"They are eating a meal."

Translation:Oni jedzą posiłek.

June 11, 2016

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What's the difference between "Oni" and "One" ?


oni- a group of people that contains at least one male person

one- a group of female people, also for any plural not personal noun


both plural: oni - masculine; one - feminine & neuter


When does one use 'je' and 'jedzą'??


"je" = [he/she/it] [eats/is eating]

"jedzą" = they [eat/are eating]


Why is one wrong? There is no context to know whether it is an all-female group or a group with at least one male, right?


They refers to plural (either "oni" or "one")
Jedzą refers to plural (either "oni" or "one"):

They are eating a meal - Jedzą posiłek/
One jedzą posiłek/ Oni jedzą posiłek


I mean, as long as you conjugated it correctly, it's wrong if it won't accept both.

Just like it accepts both singular in plural when translating from English "you," which doesn't specify, it should accept both...


Why does the unaccented s on this recording sound like sh?


S, c, z, n are pronounced ś, ć, ź, ń when preceded by the letter i.


"Oni jedzą jedzenie" that's mean " they are eating a meal" is wrong? I thought that "jedzenie" is the same meaning "posiłek".


"jedzenie" just means "food", and "a meal" is usually one of those: breakfast/lunch/dinner/supper. They're not the same.

Besides, while there's technically nothing wrong on its own with "Oni jedzą jedzenie", that sounds rather funny ;)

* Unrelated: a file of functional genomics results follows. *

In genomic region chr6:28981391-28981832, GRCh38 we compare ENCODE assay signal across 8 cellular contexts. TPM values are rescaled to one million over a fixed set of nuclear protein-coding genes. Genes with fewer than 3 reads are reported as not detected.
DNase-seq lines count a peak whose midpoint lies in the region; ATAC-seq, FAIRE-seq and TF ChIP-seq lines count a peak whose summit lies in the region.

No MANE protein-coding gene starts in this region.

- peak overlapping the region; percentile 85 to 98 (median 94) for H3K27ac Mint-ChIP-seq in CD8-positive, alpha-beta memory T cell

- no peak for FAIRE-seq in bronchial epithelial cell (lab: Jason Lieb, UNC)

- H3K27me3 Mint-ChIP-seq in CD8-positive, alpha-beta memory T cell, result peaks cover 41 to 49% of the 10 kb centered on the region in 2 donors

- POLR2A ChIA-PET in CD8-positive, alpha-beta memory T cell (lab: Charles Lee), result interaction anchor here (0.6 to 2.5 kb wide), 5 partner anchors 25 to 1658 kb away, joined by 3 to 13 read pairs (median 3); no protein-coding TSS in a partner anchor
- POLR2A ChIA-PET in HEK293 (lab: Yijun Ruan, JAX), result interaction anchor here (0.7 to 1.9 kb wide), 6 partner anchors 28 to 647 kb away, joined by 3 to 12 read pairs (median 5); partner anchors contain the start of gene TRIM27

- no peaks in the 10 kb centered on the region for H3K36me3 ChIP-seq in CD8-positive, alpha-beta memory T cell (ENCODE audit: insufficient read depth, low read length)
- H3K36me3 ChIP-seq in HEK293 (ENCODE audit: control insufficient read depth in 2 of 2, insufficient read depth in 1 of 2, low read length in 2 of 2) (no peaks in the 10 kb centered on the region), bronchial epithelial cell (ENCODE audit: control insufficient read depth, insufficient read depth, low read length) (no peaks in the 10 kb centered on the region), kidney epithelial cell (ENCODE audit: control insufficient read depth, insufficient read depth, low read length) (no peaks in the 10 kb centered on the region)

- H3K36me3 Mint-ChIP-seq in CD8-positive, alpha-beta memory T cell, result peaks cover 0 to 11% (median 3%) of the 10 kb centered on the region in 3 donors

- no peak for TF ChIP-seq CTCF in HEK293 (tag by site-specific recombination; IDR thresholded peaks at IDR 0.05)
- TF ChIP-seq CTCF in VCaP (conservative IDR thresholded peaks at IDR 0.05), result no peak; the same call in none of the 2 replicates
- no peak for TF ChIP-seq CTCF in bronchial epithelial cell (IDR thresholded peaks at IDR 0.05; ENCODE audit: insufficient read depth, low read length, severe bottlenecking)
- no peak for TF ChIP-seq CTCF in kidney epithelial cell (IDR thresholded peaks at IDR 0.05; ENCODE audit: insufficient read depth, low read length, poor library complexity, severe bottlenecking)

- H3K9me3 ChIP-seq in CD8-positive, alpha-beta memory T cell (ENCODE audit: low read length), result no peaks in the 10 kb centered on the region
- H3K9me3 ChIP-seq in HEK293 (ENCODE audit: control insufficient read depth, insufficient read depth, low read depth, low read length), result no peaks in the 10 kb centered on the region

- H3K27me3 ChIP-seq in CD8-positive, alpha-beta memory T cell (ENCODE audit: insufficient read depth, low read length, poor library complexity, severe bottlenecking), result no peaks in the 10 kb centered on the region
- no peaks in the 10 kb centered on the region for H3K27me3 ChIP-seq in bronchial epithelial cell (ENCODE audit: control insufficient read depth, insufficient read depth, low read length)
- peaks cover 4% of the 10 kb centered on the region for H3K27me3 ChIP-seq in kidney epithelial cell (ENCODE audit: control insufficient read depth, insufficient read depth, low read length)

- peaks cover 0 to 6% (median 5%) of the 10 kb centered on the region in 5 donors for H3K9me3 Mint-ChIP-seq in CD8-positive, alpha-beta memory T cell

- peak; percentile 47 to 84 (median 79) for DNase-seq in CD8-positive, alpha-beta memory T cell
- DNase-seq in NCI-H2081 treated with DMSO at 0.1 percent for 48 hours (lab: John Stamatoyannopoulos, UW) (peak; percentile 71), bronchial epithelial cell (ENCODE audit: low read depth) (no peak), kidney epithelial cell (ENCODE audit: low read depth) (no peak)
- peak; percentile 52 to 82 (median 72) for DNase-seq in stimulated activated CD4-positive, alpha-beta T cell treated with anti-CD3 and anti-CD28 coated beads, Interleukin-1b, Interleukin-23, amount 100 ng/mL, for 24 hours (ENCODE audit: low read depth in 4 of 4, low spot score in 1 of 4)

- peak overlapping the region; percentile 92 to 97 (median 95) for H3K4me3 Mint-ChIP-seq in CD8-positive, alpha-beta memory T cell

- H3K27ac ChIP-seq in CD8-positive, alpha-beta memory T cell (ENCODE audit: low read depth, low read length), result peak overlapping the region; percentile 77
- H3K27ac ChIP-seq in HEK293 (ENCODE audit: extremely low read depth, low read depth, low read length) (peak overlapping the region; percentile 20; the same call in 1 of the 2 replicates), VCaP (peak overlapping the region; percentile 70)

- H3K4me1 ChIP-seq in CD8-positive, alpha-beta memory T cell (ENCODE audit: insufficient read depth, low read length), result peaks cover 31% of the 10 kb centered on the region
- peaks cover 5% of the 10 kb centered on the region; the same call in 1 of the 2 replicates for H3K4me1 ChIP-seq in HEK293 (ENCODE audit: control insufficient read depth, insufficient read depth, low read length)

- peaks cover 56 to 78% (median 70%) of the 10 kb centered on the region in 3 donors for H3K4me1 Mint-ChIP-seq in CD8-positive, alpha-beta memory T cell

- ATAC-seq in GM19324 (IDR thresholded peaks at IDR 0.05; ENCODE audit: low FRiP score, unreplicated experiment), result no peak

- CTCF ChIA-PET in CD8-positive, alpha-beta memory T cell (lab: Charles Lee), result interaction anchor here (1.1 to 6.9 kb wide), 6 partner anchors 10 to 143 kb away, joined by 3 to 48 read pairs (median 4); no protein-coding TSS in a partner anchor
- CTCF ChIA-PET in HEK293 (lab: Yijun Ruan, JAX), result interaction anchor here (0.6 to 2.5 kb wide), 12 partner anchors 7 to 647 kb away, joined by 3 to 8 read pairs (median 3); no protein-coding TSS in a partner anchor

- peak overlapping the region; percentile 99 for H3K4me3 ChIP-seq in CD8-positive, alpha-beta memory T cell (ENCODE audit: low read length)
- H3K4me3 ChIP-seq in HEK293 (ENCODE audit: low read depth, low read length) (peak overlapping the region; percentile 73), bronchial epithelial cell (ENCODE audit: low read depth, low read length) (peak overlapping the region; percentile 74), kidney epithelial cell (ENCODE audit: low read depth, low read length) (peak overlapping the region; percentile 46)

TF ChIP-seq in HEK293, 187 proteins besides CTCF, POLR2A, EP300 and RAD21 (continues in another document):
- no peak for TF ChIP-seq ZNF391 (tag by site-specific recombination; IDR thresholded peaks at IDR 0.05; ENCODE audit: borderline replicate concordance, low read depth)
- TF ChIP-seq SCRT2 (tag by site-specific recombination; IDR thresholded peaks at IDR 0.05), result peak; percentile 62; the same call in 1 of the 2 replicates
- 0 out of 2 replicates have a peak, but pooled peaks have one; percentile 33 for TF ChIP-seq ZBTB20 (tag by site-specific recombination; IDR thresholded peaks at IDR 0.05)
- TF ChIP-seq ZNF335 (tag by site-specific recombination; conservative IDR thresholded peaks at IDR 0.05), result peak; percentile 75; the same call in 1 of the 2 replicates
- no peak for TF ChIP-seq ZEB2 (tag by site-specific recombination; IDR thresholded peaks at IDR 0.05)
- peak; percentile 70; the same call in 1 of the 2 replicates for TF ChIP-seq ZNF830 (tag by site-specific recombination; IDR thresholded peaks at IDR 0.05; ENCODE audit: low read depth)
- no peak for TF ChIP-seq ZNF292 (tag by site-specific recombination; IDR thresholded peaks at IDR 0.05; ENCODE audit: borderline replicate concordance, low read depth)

[deactivated user]

    It might be a somwhat strange question, but can anyone explain why the "s" in the word posiłek is pronounced like the English "sh"? I mean, there is no sort of apostrophe above it, so I was just wondering if there was somewhat like a rule to distinguish between pronouncing the "s" like (English) "s" or "sh"...


    "si" is generally the same sound (plus a short 'i' sound) as "ś", so it's a palatalized "s".

    "sz" is a different sound, and at least simplifying, people usually say that this is similar to English "sh".

    If someone more phonology-oriented has something to add, please be my guest ;)


    Why posiłek and why not posiłkiem?


    "Posiłkiem" is in the instrumental case. In this sentence, it's a direct object of the verb "jeść", so you need accusative.

    [deactivated user]

      Accusative??? What part of speech is that? It does not exist in English.


      A grammatical case is not a part of speech. That should probably solve the mystery for you.



      What's the difference between food and meal?


      Food is: meat, sandwiches, vegetables, fruits, spaghetti, etc.

      Meals are: breakfast, lunch, dinner, supper, etc.


      Why is "oni są jedzą posiłek" wrong? I thought "oni są" means "they are". I really thought that would be right.


      It's a relatively common mistake. Yes, "oni są" means exactly "they are". But you don't really have "they are" in the English sentence. You have the Present Continuous construction "they are eating". You shouldn't think of it as something that has two verbs to translate ("to be" and "to eat"). There's only one verb, "are eating" is a form of "to eat". You only translate that.

      "Oni są jedzą" is equivalent to "they are they eat", it's quite nonsensical.


      Ahh ok, no that makes sense. Thanks again. I'm sure one day all this will finally stick in my brain, but your advice really helps, so nice one

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